Alex's Recipes


Yorkshire Pudding


--Maye W. Sibley, date unknown

By whatever name, Yorkshire Pudding is one of the greatest small delights in life, and, unfortunately, one of the lesser known classics. Nothing could be simpler to prepare, with greater reward. Bake some this week.



2 cups flour
1 teaspoon salt
2 cups milk
1 cup light cream (optional)
4 eggs
1/2 cup roast drippings


Sift flour & salt together. Slowly stir in milk (or 1 cup light cream + 1 cup milk) and put in blender. Add eggs and blend until creamy. Cover batter in a container with a dry towel and chill for 2 hours.

Spoon 1/2 cup dripping from roast into shallow pan and put in oven until very hot. Beat chilled batter slightly and pour into shallow pan a layer about 1/2 inch deep. Bake at 450 degrees for 15 minutes or until risen. Reduce temperature to 350 degrees and bake 10 to 20 minutes more until browned. Cut into squares.

If you want to use this batter for popovers, be sure the muffin pans are very hot. Spoon drippings from roast into muffin wells and heat as above. Cooking times are the same as for shallow pan.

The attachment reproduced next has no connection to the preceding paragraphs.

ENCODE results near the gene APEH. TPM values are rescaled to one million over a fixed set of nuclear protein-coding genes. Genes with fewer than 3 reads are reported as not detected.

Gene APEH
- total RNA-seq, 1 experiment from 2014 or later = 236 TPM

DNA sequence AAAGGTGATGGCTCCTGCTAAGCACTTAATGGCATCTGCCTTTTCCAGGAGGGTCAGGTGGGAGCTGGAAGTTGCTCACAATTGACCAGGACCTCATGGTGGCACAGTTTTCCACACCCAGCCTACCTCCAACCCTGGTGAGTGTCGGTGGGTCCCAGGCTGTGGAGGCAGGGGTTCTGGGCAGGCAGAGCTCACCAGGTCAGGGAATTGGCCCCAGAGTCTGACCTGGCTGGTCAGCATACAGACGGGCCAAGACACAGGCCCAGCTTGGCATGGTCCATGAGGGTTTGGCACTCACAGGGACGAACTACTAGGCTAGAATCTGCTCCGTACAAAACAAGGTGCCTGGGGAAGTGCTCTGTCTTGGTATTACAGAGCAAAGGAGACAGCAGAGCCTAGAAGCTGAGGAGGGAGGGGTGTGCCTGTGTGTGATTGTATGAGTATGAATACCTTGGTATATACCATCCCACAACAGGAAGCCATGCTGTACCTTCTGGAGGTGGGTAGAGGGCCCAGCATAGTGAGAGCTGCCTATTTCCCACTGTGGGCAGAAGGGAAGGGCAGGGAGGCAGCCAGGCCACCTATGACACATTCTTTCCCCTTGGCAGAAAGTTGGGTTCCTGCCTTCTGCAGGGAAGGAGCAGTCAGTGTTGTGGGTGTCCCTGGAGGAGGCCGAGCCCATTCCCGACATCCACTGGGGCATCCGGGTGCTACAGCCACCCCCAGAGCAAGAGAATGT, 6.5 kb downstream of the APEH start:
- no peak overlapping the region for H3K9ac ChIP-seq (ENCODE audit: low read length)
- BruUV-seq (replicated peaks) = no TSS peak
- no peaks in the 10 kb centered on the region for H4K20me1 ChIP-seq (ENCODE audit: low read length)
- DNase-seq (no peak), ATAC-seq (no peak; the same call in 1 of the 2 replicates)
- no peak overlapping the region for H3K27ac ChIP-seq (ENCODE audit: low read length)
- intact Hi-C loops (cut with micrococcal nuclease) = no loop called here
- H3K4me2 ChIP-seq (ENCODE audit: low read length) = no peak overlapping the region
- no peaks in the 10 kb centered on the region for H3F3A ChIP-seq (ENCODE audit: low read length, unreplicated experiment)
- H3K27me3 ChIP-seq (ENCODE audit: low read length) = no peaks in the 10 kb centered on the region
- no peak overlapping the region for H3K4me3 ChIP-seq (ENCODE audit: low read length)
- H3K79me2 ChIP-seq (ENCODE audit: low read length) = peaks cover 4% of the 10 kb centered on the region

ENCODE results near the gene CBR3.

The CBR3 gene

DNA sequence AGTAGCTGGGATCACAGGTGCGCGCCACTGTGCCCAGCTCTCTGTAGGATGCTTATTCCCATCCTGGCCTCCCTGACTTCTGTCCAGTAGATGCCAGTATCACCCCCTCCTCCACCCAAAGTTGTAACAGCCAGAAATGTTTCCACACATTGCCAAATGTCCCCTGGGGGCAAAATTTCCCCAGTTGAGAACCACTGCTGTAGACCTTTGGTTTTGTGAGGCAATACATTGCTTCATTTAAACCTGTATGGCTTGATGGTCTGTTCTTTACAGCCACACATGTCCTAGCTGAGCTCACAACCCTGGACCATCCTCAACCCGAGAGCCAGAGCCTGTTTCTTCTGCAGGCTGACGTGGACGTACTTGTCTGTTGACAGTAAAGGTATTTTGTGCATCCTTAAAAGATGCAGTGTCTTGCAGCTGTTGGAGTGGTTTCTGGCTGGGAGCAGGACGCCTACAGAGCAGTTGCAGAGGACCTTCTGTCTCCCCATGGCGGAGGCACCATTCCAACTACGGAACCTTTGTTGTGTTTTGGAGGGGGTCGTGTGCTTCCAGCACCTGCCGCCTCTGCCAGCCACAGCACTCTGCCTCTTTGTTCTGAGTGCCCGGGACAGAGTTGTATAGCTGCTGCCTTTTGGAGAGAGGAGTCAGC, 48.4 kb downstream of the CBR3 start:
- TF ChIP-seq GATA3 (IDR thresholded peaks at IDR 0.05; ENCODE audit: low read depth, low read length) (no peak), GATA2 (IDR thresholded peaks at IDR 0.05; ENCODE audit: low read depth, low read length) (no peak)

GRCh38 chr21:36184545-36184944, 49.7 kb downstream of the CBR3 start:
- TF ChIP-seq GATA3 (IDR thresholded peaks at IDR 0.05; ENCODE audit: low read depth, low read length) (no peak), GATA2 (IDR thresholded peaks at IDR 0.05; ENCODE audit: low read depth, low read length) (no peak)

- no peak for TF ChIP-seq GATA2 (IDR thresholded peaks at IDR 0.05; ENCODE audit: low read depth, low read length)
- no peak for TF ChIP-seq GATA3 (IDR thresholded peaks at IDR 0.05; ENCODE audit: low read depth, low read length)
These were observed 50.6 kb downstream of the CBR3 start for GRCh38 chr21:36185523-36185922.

Note 1: The British call it "Yorkshire Pudding". In New England, we called them "popovers" (when in muffin tins).

Note 2: This is a very old traditional recipe with roots in the Old World. My mother made "Popovers" as taught to her in Fannie Farmer's Boston School Cookbook. That variation uses butter to grease the muffin pans, which MAY arguably have been marginally better for us, but gets away from the fat drippings heritage.






Return to RECIPES Intro

files in this directory: 218